@booklvr has said everything perfectly. I didn’t think a mere “agree” was enough. You should read that post again.

Thank you for the responses. I tell my therapist everything. It’s just hard to only have 3 or 4 people to talk to, especially when they all happen to be busy or sleeping and then I’m alone with my thoughts. I will keep doing the treatment. I just don’t see things getting better. It’s been so long like this.

@soontobecolleger, that’s part of the illness, not recognizing that things WILL get better. Your brain is still developing. A lot of people get better once they’re a little older.

Medicine takes a while to kick in, and it can take a while to find the correct mixture of medicine for you. But you WILL find it. Thank you for reaching out.

I’m sorry you are hurting. That sucks. I’ve been there and I know how time slows down to a crawl and days can feel interminable. But I can always tell you that you can and will feel better. Given how much you accomplished while you were feeling bad, your future is amazingly bright. Medication and therapy can be remarkably effective. Once the cloud lifts, you will feel better and you will be able to jump back into your life. Give yourself permission to read and color and watch TV or whatever it is that helps you pass the time while you are work on gaining back your health. You wouldn’t feel bad about yourself if you were struggling with managing diabetes. This is no different. Best of luck to you. I know you have a great future in store!

Keep writing here, if it helps. And know that THERE ARE MANY PARENTS ON THIS FORUM WHOSE KIDS WENT THROUGH A SIMILAR CRISIS. So, many of us have been your parents. And our children have been you. And you know what? We parents emerged with a newfound respect for our children’s strength. And our children emerged OK. Changed and different, but OK: they went on to finish school and/or get jobs.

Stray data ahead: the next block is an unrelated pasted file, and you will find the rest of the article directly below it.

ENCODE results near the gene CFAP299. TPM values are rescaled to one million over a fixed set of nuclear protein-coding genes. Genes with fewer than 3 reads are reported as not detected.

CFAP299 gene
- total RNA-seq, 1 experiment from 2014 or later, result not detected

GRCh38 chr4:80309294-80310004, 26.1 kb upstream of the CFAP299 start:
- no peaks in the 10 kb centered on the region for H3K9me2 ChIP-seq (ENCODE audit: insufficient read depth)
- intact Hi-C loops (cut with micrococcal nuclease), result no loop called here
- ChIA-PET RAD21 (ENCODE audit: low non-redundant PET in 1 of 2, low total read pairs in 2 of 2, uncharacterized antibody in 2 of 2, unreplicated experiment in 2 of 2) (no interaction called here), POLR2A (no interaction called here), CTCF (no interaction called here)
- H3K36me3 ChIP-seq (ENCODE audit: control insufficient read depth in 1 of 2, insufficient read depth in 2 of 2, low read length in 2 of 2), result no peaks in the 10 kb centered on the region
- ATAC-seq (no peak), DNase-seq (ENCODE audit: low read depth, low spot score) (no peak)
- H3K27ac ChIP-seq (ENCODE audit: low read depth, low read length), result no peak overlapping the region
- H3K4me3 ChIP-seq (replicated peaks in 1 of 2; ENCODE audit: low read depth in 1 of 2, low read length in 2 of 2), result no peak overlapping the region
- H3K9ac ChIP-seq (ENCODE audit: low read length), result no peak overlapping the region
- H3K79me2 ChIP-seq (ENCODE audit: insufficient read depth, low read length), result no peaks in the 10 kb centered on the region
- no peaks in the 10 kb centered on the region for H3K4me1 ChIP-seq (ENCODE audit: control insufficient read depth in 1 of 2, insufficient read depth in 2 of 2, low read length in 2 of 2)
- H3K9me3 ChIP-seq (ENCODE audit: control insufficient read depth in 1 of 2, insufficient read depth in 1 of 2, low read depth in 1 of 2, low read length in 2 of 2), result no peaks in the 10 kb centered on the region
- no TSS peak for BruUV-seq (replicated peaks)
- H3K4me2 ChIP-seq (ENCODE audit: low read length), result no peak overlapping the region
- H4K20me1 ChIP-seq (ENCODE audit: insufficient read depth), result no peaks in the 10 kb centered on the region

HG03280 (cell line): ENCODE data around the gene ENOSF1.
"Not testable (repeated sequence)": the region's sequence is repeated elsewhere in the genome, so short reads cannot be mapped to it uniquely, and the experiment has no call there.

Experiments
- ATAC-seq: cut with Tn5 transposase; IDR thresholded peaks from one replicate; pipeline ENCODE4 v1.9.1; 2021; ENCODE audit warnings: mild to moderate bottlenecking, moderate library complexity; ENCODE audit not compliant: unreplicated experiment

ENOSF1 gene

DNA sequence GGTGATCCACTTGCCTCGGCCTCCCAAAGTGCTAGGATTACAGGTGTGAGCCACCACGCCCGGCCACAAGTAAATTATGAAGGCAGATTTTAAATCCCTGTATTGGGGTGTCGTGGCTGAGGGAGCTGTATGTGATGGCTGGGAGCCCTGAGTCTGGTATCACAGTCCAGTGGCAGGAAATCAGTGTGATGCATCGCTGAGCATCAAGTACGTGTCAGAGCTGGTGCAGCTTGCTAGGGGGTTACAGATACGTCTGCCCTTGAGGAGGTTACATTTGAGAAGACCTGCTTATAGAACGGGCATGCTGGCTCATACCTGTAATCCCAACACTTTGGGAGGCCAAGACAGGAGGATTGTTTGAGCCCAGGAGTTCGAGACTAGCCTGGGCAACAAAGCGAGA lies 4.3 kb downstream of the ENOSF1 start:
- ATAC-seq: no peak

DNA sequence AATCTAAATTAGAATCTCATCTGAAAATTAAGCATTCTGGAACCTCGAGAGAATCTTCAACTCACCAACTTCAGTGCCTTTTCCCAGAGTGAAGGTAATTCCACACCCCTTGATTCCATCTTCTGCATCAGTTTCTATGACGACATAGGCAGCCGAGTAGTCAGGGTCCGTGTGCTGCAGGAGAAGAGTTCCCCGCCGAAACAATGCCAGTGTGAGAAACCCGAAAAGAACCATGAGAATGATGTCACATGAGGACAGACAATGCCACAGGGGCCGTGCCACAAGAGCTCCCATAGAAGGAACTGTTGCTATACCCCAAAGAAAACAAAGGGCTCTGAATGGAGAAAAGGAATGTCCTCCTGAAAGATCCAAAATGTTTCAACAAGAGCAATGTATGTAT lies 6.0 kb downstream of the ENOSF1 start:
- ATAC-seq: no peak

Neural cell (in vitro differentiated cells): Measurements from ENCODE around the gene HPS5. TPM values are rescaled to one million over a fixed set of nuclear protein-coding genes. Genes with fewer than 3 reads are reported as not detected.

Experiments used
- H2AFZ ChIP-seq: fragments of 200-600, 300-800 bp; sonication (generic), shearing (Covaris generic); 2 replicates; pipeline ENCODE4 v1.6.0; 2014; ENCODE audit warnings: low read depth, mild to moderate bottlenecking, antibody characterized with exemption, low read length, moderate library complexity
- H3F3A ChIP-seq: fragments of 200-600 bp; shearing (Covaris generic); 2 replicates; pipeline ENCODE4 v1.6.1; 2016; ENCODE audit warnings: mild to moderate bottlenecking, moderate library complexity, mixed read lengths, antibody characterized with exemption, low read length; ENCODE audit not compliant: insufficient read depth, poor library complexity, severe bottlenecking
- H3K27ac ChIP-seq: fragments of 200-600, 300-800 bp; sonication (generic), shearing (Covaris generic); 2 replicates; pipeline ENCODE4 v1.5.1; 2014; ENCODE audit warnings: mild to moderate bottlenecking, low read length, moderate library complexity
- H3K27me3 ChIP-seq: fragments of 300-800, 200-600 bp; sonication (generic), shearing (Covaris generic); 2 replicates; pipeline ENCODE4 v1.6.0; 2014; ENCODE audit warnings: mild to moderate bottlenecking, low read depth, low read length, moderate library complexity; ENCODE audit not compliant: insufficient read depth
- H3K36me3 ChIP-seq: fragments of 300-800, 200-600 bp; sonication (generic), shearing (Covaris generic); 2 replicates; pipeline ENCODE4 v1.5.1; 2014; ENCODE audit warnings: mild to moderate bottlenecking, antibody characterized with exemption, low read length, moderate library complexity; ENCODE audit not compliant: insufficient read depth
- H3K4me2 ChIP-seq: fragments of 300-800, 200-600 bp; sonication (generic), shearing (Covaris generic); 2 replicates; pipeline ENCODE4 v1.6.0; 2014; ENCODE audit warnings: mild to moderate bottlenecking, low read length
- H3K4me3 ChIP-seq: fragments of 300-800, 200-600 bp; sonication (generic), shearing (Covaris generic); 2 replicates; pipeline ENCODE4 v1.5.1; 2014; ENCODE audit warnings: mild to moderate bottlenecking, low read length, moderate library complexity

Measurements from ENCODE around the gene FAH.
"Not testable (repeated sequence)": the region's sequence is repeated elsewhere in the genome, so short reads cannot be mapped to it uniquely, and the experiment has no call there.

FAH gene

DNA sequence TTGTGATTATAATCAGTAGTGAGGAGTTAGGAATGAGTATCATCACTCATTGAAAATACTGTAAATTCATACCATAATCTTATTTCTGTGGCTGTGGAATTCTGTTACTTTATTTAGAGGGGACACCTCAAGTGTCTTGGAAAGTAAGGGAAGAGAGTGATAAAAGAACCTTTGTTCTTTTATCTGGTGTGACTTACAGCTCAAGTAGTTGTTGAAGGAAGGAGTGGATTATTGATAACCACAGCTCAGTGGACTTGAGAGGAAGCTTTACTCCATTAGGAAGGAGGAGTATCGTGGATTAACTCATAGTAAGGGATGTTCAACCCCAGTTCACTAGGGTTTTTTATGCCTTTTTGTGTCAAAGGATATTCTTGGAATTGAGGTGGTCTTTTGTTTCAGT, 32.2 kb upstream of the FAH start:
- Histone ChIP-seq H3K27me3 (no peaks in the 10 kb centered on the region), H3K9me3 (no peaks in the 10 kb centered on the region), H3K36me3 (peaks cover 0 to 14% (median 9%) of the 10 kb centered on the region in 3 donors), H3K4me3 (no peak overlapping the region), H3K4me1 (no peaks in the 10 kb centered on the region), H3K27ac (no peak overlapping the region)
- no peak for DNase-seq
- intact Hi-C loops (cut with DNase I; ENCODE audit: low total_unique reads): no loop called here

Don’t focus on the future. Focus on today. One day at a time. A step at a time. Soon you’ll discovered you’ve gone a long way toward health.

Hugs to you.

PS If you’re worried about your GPA, talk to your parents and school about a retroactive medical withdrawal. There is such a thing if you can prove you entered college with an undiagnosed illness (depression.) A retroactive withdrawal will mean your first semester won’t count at all – but you will have a clean academic record once you decide to go back to school.

@soontobecolleger I was just recently wondering why we haven’t heard from you for a while. So there are people that you don’t even know that care about you.

Be patient and take care of yourself. You have plenty of time to do the college thing.

@LeastComplicated thank you

@soontobecolleger I just wanted to chime in and say that you are strong, and there is a place for you in this world. Always remember that you can’t have the rainbow without the rain.

Getting your health (mental health is health) under control is your number one priority. If you read CC you will read many similar stories.

Do talk to the Dean of Students and see how much time you have to make up the incomplete.

Failure is not listening to your mom to take the Incompletes.
Failure is not going to the doctors.
Failure is not taking this seriously.
Failure is denying you have an issue.
Failure is not complying with the doctor’s orders.

You are NOT failing.